An international watchdog that campaigns to rid the world of nuclear weapons on Monday expressed hope for a successful summit between the leaders of the United States and North Korea, but cautioned that legally binding ways involving additional players are needed for Pyongyang's denuclearization.

"This is not just an issue between the two countries but the entire world, there is therefore a need for a plan that involves many more actors and tools than just these two men that are meeting tomorrow," Beatrice Fihn, executive director of the International Campaign to Abolish Nuclear Weapons or ICAN, said at a news conference in Singapore.

(ICAN international steering committee member, Akira Kawasaki (L) and Fihn)

Fihn, who heads the group that was awarded the Nobel Peace Prize in 2017, said the historic summit between U.S. President Donald Trump and North Korean leader Kim Jong Un on Tuesday in the city-state will be just "part of a longer process."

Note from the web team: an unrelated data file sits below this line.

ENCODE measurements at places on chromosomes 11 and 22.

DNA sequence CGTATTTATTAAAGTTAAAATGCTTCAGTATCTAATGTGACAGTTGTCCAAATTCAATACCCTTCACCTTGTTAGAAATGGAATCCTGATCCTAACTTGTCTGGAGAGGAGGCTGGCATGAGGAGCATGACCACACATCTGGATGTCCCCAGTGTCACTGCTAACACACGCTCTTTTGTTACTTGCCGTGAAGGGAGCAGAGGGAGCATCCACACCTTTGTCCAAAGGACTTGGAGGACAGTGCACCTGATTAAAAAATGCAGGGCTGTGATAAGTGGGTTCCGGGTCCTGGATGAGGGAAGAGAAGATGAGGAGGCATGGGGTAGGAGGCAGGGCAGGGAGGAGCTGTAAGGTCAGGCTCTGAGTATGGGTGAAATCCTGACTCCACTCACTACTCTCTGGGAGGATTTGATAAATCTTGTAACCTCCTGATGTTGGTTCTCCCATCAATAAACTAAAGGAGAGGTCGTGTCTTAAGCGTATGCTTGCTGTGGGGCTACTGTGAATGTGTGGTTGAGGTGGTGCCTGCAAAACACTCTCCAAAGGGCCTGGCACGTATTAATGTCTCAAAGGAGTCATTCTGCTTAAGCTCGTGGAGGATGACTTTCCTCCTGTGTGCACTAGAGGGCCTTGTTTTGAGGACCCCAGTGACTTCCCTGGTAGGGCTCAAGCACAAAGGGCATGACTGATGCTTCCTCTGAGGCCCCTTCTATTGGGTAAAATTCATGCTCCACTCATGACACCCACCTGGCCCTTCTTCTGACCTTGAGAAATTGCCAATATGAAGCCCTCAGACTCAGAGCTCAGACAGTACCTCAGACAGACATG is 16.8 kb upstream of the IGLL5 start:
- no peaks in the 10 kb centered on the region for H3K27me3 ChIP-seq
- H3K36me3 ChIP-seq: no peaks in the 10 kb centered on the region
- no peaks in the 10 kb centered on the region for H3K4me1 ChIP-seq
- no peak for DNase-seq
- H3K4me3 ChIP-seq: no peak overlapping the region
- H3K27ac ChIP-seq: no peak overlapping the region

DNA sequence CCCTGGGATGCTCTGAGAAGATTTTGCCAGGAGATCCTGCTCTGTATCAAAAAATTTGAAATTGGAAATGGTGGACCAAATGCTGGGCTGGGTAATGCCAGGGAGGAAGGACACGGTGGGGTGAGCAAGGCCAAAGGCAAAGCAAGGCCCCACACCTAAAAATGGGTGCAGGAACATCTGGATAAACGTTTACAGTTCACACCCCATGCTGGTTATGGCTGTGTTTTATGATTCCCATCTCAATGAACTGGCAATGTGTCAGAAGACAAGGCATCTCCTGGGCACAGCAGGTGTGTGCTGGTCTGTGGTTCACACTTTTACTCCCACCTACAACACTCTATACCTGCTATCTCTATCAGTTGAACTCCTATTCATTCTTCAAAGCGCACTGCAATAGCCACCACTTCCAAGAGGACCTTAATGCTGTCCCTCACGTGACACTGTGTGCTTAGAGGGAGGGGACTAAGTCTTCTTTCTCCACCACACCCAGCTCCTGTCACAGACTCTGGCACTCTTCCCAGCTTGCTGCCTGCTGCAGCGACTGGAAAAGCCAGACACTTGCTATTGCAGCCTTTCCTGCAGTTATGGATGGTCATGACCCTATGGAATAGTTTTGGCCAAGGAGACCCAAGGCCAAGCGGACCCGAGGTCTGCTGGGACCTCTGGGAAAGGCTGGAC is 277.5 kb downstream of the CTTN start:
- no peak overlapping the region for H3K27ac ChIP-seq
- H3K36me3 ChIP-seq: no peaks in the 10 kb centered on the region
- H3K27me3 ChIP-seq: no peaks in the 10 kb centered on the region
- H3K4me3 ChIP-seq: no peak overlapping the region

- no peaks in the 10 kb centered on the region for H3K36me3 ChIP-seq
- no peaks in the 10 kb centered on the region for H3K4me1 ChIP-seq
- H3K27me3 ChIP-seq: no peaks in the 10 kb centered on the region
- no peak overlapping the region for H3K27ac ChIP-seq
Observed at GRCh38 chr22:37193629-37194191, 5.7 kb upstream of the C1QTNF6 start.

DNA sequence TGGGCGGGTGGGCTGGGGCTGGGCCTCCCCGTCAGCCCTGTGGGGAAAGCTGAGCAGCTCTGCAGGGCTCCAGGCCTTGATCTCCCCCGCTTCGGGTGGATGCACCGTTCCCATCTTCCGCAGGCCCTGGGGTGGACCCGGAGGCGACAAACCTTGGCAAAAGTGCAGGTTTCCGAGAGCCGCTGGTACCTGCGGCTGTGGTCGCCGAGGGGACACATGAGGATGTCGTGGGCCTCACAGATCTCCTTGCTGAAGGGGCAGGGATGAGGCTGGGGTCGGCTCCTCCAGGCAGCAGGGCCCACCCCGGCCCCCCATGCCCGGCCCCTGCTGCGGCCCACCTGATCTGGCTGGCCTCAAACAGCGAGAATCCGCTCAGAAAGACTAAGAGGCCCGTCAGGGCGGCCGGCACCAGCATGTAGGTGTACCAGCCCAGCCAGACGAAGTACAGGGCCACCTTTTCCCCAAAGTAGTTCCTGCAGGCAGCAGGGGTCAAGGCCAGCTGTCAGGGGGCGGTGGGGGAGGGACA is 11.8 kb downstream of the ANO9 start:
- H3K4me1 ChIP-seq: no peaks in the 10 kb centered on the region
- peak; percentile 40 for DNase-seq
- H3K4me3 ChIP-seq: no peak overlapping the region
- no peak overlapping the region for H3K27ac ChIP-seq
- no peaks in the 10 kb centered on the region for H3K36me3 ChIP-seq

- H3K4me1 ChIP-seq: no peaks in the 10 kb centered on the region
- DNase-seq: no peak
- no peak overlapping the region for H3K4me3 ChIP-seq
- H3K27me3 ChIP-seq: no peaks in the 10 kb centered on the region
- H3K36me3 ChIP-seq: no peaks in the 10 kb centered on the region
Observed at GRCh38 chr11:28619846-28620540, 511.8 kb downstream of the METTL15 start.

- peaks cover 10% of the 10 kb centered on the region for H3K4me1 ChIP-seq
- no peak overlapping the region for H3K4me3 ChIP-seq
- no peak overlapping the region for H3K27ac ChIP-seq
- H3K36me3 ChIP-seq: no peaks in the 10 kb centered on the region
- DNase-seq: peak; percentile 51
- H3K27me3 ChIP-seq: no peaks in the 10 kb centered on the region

North Korea dismantling of its nuclear program in an irreversible way will require a plan "that is anchored in international law" and both U.N. and nongovernmental organizations can verify the process, she said.

ICAN is a coalition of nongovernmental organizations in about 100 countries promoting adherence to and implementation of the U.N. treaty banning nuclear weapons.

Akira Kawasaki, an ICAN international steering committee member, who also spoke at the news conference, said other countries such as China and Japan should intensify efforts in the process of delegitimizing nuclear arms.

In the proposal paper on steps to denuclearize the Korean Peninsula that the group has issued, it said, regardless of the summit between Trump and Kim, the two countries should recognize the "unacceptable humanitarian consequences" of nuclear weapons, while it urged them to ratify the Comprehensive Nuclear-Test Ban Treaty.

It also said, "Leaders of states must listen to the survivors of Hiroshima and Nagasaki, including the tens of thousands of Korean Hibakusha, as well as to the voices of those affected by the dark and pervasive legacy of nuclear testing."